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A Rama’daan Window on South Africa

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South Africa, post 1994 and democracy, has become a melting pot, where the sights, sounds and flavours of the entire world combine to create a most appetising fusion.

A walk around Johannesburg reveals Somali woman, elegant in flowing knee-length burkhas, and long skirts; Nigerian men, their elaborate cloaks, a palette of colour that at once, transports one to a dusty Nigerian road; Pakistani men in kurtas; Bengali women in salwar kamees, dupattas trailing, a flag of rich hue.

Kara Pau, Chicken Tikka, Kebaab. The aromas mingle as do the people. And come Rama’daan, the air grows fragrant with something new: The bouquet of the Islaamic Brotherhood.

Almost a month before the arrival of our Blessed Guest, i.e., the month of Rama’daan, Spice Shop windows sport advertisements. Wares from around the word are sold in their overcrowded precincts. Dates, fresh and dry, Zamzam (yes, we pay for it here), rose water, almonds; all manner of ingredients to create the lush feasts common on many South African tables.

People busy themselves, shopping for spices, meat and a whole range of other goodies. Some go as far as shopping for ‘Eed clothes , claiming that going about that chore during Rama’daan is just too tiring.

Others begin spring cleaning. The transformation is evident, robust. With the sighting of the new moon, the Month is ushered in. Men ready themselves for the first Tarawee’h (congregational night prayer specific to Rama’daan) that will be performed in the many mosques  and Madrassahs.

The huge number of ’Huffaaz (those who memorize the ’Qura~n by heart and recite it well) in South Africa means that places where the Tarawee’h is performed are as numerous as the seeds in a pomegranate.

The next morning, fasting begins in earnest. Lights can be spied in many windows at the time of Su’hoor (predawn meal). Families give one another wake-up calls. The mosque is unusually full at the time of Fajr (dawn). An Ummah has been galvanised into reflecting the true spirit of the Islamic Brotherhood.

A day on the street in Rama’daan is different. The Fast Food outlets in the areas where Muslims are a majority go quiet. The sounds of people on the move, earning a living or going about their day to day activities, are somehow muted.

But as the day winds down, the tempo picks up once more.  Mosques become gathering places, where Muslims from around the world converge, each bringing with them a slice of home. They lay this out before them, assembling in groups. And then, comes the Ath>aan. It resonates from the loudspeakers poised like sentinels atop lofty minarets; the end of a long day of fasting under a burning African sun.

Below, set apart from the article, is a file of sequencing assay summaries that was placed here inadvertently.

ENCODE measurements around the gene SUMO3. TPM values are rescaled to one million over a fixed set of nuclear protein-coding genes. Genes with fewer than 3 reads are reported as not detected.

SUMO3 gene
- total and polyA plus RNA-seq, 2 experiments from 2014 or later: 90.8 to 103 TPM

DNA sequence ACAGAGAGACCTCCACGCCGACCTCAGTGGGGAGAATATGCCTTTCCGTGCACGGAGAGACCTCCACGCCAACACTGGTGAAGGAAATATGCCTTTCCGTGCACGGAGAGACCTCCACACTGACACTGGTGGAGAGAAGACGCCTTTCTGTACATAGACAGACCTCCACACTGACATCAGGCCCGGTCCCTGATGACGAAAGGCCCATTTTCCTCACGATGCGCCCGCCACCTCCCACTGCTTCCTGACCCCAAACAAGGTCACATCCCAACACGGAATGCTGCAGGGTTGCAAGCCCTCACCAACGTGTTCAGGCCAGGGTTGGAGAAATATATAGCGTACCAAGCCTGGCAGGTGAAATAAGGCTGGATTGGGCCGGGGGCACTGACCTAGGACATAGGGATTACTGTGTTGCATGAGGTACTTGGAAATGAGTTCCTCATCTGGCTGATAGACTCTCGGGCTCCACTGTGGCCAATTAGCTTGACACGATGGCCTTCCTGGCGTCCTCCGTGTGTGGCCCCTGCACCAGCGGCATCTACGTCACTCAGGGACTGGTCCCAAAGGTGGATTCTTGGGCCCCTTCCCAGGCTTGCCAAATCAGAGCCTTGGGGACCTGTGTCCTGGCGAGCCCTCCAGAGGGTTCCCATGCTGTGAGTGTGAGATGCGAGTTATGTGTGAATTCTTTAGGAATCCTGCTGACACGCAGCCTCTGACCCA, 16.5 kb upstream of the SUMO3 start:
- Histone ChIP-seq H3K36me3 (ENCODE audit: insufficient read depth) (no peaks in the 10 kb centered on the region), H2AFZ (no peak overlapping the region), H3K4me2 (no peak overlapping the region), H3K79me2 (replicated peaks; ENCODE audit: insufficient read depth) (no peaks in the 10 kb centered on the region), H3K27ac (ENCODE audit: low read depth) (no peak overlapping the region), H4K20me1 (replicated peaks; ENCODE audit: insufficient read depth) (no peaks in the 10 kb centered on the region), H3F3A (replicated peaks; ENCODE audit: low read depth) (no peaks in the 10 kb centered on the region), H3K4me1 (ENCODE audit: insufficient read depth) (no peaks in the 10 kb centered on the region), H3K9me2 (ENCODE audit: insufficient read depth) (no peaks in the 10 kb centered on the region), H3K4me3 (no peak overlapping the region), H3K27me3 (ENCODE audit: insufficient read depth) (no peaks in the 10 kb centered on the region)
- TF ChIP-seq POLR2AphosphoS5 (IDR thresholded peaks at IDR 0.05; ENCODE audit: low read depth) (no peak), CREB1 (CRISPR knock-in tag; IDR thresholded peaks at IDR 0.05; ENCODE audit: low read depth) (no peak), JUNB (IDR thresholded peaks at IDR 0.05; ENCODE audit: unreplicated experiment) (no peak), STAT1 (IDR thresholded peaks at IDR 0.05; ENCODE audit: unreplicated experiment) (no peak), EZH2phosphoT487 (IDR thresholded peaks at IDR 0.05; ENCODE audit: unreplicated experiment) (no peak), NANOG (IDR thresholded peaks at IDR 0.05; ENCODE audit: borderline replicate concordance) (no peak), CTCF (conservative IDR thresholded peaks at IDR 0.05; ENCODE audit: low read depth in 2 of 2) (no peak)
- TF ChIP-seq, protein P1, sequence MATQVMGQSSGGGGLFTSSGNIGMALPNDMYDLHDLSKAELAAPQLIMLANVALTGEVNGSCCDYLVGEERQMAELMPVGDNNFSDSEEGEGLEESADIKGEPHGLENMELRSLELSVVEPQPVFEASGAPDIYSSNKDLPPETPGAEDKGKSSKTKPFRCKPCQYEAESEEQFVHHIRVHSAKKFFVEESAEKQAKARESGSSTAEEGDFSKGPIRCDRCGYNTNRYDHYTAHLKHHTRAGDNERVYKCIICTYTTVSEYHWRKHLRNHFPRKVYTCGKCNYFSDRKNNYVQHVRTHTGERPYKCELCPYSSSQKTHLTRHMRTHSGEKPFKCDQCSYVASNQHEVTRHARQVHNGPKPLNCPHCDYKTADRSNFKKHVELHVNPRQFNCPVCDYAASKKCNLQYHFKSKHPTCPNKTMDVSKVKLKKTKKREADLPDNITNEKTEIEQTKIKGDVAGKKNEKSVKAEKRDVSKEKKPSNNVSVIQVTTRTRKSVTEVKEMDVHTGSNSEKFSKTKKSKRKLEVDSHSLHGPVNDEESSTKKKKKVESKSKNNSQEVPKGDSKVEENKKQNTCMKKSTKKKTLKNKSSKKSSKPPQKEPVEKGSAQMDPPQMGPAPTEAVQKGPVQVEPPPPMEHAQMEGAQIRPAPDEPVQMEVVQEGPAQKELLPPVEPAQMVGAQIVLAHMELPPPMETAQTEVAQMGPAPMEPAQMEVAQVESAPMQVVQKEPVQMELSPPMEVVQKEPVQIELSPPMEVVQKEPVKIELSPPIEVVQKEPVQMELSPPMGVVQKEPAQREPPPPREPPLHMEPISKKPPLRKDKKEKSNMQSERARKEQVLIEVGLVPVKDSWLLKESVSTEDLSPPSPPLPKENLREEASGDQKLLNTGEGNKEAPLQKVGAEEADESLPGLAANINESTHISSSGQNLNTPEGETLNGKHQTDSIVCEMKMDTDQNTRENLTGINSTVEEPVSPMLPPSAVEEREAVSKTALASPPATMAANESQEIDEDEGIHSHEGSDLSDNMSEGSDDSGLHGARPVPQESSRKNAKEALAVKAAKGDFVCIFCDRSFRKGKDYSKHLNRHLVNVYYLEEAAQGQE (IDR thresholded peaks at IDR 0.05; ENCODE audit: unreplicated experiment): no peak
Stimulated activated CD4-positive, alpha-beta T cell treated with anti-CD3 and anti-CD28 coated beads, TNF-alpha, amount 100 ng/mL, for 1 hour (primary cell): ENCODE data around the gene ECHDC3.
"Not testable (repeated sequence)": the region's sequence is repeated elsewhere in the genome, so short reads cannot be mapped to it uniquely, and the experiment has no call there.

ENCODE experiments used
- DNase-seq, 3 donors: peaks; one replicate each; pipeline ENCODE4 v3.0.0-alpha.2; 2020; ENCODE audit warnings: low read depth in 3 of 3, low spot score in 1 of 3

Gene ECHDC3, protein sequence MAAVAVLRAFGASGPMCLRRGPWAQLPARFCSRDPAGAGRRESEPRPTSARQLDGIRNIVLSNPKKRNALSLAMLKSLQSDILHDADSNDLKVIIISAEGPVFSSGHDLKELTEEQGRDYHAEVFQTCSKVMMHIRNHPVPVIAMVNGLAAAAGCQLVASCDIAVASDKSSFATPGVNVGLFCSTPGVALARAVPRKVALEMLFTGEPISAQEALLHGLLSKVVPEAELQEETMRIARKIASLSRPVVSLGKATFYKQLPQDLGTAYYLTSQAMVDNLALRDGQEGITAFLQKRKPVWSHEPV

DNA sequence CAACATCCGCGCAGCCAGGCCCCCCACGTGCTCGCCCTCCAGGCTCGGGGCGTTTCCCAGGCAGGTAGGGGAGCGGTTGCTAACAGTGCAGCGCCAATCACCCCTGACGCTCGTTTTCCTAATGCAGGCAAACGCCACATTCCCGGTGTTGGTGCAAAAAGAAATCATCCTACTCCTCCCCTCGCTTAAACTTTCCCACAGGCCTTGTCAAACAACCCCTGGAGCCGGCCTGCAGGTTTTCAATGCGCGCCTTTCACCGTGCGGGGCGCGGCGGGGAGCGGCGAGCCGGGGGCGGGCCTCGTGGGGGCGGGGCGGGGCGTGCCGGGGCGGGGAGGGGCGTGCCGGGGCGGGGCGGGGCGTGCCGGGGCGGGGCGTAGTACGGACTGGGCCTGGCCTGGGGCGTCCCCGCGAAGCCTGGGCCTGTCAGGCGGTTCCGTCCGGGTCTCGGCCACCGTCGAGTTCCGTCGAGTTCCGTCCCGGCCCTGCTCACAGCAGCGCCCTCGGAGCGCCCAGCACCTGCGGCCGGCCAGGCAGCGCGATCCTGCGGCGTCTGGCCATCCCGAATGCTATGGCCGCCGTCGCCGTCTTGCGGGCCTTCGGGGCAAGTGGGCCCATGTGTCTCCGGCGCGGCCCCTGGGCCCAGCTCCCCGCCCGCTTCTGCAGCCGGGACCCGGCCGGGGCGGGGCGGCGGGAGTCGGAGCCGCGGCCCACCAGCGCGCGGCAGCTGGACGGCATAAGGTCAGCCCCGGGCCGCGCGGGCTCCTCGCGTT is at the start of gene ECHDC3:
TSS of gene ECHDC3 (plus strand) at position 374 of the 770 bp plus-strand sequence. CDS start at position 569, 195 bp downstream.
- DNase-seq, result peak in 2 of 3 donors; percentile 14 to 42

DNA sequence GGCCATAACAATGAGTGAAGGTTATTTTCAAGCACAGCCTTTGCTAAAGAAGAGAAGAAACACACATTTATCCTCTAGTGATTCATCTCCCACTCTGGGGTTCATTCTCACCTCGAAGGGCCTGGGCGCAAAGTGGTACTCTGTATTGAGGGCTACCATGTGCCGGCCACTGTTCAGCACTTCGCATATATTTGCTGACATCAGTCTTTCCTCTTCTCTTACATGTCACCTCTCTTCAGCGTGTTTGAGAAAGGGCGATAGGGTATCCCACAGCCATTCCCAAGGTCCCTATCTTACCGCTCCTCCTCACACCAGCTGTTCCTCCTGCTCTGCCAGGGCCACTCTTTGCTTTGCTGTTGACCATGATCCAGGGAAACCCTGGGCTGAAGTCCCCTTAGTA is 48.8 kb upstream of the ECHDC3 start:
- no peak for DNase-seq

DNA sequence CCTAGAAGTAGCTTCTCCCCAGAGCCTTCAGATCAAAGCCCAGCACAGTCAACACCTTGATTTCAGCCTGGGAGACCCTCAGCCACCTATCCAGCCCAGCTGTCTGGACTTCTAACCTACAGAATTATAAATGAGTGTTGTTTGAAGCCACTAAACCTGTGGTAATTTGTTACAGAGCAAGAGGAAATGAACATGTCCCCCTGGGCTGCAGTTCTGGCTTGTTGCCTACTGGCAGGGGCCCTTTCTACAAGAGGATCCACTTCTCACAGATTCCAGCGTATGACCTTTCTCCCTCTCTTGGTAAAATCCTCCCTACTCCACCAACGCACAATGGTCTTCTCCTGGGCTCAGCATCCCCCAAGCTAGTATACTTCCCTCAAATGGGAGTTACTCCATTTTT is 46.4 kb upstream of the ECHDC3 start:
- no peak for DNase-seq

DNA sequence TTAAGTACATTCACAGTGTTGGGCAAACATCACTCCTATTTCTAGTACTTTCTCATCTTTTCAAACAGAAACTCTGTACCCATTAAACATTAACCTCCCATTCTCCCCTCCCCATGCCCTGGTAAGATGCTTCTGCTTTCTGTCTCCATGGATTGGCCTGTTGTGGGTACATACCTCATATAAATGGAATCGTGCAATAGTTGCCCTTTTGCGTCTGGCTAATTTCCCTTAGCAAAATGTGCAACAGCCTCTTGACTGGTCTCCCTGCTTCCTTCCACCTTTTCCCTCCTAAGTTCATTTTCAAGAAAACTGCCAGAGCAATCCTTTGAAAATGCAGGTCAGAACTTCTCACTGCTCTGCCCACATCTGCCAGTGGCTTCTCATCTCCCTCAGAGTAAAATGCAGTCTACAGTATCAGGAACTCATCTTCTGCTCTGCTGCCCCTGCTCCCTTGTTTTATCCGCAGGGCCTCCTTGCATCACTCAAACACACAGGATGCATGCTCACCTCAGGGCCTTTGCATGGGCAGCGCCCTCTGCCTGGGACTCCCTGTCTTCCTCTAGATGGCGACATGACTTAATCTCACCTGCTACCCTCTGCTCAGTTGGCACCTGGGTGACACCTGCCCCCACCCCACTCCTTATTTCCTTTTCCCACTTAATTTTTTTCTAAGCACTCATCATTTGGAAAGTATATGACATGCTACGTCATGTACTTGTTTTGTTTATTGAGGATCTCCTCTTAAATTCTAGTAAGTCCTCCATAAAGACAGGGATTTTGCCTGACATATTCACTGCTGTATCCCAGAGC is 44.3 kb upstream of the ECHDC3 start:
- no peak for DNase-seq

Water and sweet dates from Medina and Tunisia enter parched mouths, and slip into empty stomachs. The Muslims in true brotherhood eat, then stand - straight rows, and bow in obedience to the One Allaah; bow in unison.

But something is amiss. Yes, you’re right, the women. Where are they? Where I live, I hear the Ath>aan of no less than three mosques. And not one of these make provisions for the sisters to share in the feeling, to perform the Tarawee’h, where ’Huffaaz - some as young as thirteen - lead the congregation, guide the men through the completion of the ’Qura~n.

There are mosques- where Muslims that follow the Shafi‘ee Math>hab (school of thought) dominate - where women can share in the activities of Rama’daan, and perform the Tarawee’h in congregation. And oft-times, I wish I could be there. But alas, they are too far away.
So what do we, as women, do? As the hour of sunset draws closer, we bustle about in kitchens, preparing all manner of delicacy. The aroma of baking pies, frying samoosas (pies), simmering curries and melting ghee hangs in the air, enticing, inviting.

Frothy jugs of falooda (sweet drink) sweat in the hot air, the moisture running in rivulets down their sides. Plates, laden with the choicest pickings make their way, borne by children impatient for the fast to end, from home to home.

But here too, something is amiss. Do the plates find their way to the homes of people we do not know? Do they find their way past the thresholds of those less fortunate than ourselves? Many of our African brothers and sisters have seen the beauty of Islaam, but sadly, in my predominantly Indian community, they are marginalised, ignored.

I cannot fault my brethren totally though, for many of these brothers and sisters have acquired quite a reputation, drifting from door to door, especially during the month of Rama’daan, begging in the name of Allaah. And often, they turn out to be charlatans.

But this year I have promised myself that it will be different. I have made an intention to change the things that are within my power. So that means that while the mosques are excluded, those less fortunate are not. I’ve made it a challenge to myself, a challenge to extend a hand of friendship to as many fellow Muslims as I possibly can.

That is my goal this year, one to add to the target of reading as much ’Qura~n as possible, or performing the Tahajjud (predawn prayer) prayer daily. The intention is to, through my actions, display the concept of the Brotherhood (or Sisterhood) of Islaam in as vibrant a way as I possibly can.
Maybe you should attempt the same. Change starts with little stirrings, little ripples on the glassy surface of waters that mask blights. And enough ripples, can create a wave that might someday sweep in a current of positive change. Start making a stir.

Saaleha Bhamjee -
Saaleha Bhamjee is a freelance writer based in South Africa.Read More >>

Last Updated on Sunday, 23 August 2009 23:28  

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